Events at Oscar Scherer State Park
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Earth Day History
Earth Day, celebrated on April 22nd each year, marks the anniversary of the birth of the modern environmental movement in 1970.
The publication of Rachel Carson’s New York Times bestseller Silent Spring in 1962 raised public awareness and concern for living organisms, the environment and links between pollution and public health. Earth Day founder Gaylord Nelson realized that if he could infuse that energy with an emerging public consciousness about air and water pollution, it would force environmental protection onto the national political agenda.
On April 22,1970, 20 million Americans took to the streets, parks, and auditoriums to demonstrate for a healthy, sustainable environment in massive coast-to-coast rallies. Thousands of colleges and universities organized protests against the deterioration of the environment. Groups that had been fighting against oil spills, polluting factories and power plants, raw sewage, toxic dumps, pesticides, freeways, the loss of wilderness, and the extinction of wildlife suddenly realized they shared common values.
Earth Day achieved a rare political alignment, enlisting support from Republicans and Democrats, rich and poor, city slickers and farmers, tycoons and labor leaders.
By the end of 1970 this fledgling movement had inspired the creation of the United States Environmental Protection Agency and the passage of the Clean Air, Clean Water, and Endangered Species Acts.
In 1990 Earth Day went global, mobilizing 200 million people in 141 countries and lifting environmental issues onto the world stage, giving a huge boost to recycling efforts worldwide and helping to pave the way for the 1992 United Nations Earth Summit in Rio de Janeiro.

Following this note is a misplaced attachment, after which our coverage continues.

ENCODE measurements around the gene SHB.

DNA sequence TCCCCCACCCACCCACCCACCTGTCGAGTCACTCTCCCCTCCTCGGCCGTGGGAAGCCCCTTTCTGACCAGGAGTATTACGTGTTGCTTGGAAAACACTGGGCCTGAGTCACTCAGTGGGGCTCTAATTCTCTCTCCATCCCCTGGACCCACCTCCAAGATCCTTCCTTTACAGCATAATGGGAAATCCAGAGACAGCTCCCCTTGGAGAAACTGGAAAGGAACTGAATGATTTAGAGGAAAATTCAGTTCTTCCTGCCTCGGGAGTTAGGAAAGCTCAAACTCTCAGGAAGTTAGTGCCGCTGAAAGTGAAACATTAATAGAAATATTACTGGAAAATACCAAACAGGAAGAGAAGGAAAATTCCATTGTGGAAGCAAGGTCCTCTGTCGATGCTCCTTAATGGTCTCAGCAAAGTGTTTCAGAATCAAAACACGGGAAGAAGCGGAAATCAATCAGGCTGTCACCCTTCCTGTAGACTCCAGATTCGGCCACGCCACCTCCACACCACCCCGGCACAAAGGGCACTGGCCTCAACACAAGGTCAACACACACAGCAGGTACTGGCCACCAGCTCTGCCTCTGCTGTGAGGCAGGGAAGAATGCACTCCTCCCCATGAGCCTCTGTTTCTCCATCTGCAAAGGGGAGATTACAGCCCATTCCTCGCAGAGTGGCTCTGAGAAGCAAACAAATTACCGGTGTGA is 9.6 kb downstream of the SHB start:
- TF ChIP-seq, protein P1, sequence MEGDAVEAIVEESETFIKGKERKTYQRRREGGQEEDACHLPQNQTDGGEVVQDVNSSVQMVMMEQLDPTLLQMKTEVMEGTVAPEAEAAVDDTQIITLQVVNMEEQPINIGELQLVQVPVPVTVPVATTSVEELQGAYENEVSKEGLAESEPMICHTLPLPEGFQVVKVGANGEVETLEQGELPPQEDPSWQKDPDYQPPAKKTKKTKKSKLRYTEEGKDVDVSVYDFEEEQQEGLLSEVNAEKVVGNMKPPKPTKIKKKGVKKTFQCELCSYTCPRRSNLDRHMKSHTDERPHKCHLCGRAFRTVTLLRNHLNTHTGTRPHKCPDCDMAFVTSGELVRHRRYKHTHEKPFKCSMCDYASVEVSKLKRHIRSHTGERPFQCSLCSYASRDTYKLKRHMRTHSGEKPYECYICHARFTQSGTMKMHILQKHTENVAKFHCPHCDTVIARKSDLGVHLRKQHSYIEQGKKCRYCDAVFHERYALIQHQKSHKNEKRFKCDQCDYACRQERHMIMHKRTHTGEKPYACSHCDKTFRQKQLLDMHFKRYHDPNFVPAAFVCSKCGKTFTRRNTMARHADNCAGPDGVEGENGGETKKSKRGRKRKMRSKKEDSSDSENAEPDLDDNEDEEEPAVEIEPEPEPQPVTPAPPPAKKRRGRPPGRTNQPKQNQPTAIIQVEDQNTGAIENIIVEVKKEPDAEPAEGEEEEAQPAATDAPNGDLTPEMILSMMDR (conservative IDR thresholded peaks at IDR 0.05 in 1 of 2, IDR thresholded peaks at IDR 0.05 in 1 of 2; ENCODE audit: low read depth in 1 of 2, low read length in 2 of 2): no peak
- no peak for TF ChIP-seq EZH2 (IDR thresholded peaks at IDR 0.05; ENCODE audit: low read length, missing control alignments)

Earth Day 2000 used the power of the Internet to reach out to 5,000 environmental groups in 184 countries who motivated hundreds of millions of people, sending world leaders the loud and clear message that citizens around the world wanted quick and decisive action on global warming and clean energy.
2010 heralded a time of great challenge for the environmental community; climate change deniers, well-funded oil lobbyists, reticent politicians, a disinterested public, and a divided environmental community all contributed to the narrative – cynicism versus activism.
Despite these challenges, Earth Day is established as a relevant, powerful focal point; the largest secular observance in the world, celebrated by more than a billion people every year, and a day of action that changes human behavior and provokes policy changes.
On April 22 each year, Earth Day reinvigorates the fight for a clean environment as the ravages of climate change become more manifest every day.
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